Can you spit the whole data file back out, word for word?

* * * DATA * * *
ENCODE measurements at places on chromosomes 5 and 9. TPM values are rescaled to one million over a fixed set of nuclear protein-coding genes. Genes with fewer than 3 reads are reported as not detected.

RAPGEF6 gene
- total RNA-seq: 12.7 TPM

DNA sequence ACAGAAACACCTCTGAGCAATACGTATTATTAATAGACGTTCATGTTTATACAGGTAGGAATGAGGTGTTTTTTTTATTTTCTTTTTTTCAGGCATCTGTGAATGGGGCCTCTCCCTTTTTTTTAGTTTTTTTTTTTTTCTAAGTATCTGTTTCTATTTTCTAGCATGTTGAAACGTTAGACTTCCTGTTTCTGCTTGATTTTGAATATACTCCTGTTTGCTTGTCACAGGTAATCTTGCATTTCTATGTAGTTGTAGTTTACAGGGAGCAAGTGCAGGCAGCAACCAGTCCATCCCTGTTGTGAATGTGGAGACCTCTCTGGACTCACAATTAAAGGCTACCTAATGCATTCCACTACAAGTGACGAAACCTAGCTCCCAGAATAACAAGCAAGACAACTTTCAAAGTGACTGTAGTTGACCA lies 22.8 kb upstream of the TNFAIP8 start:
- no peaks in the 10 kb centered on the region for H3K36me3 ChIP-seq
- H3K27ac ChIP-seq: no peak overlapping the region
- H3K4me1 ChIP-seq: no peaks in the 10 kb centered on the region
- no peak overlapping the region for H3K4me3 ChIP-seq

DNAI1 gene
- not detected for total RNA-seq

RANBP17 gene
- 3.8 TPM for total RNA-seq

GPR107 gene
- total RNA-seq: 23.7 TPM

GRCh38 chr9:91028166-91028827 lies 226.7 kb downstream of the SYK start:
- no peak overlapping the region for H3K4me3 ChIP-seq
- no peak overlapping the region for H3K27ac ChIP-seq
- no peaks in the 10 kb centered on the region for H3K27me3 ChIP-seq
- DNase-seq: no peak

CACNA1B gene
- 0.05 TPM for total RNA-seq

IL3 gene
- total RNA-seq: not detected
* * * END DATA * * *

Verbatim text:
ENCODE measurements at places on chromosomes 5 and 9. TPM values are rescaled to one million over a fixed set of nuclear protein-coding genes. Genes with fewer than 3 reads are reported as not detected.

RAPGEF6 gene
- total RNA-seq: 12.7 TPM

DNA sequence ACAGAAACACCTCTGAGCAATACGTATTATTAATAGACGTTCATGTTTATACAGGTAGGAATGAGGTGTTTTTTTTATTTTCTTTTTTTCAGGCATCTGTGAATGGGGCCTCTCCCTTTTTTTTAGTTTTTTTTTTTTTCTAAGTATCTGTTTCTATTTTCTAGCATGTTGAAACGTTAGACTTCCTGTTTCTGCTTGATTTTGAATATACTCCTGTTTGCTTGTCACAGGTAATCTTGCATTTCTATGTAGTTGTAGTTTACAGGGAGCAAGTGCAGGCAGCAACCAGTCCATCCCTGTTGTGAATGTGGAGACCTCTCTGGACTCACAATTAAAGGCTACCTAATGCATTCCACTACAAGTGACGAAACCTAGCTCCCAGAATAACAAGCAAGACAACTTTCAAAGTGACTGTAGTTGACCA lies 22.8 kb upstream of the TNFAIP8 start:
- no peaks in the 10 kb centered on the region for H3K36me3 ChIP-seq
- H3K27ac ChIP-seq: no peak overlapping the region
- H3K4me1 ChIP-seq: no peaks in the 10 kb centered on the region
- no peak overlapping the region for H3K4me3 ChIP-seq

DNAI1 gene
- not detected for total RNA-seq

RANBP17 gene
- 3.8 TPM for total RNA-seq

GPR107 gene
- total RNA-seq: 23.7 TPM

GRCh38 chr9:91028166-91028827 lies 226.7 kb downstream of the SYK start:
- no peak overlapping the region for H3K4me3 ChIP-seq
- no peak overlapping the region for H3K27ac ChIP-seq
- no peaks in the 10 kb centered on the region for H3K27me3 ChIP-seq
- DNase-seq: no peak

CACNA1B gene
- 0.05 TPM for total RNA-seq

IL3 gene
- total RNA-seq: not detected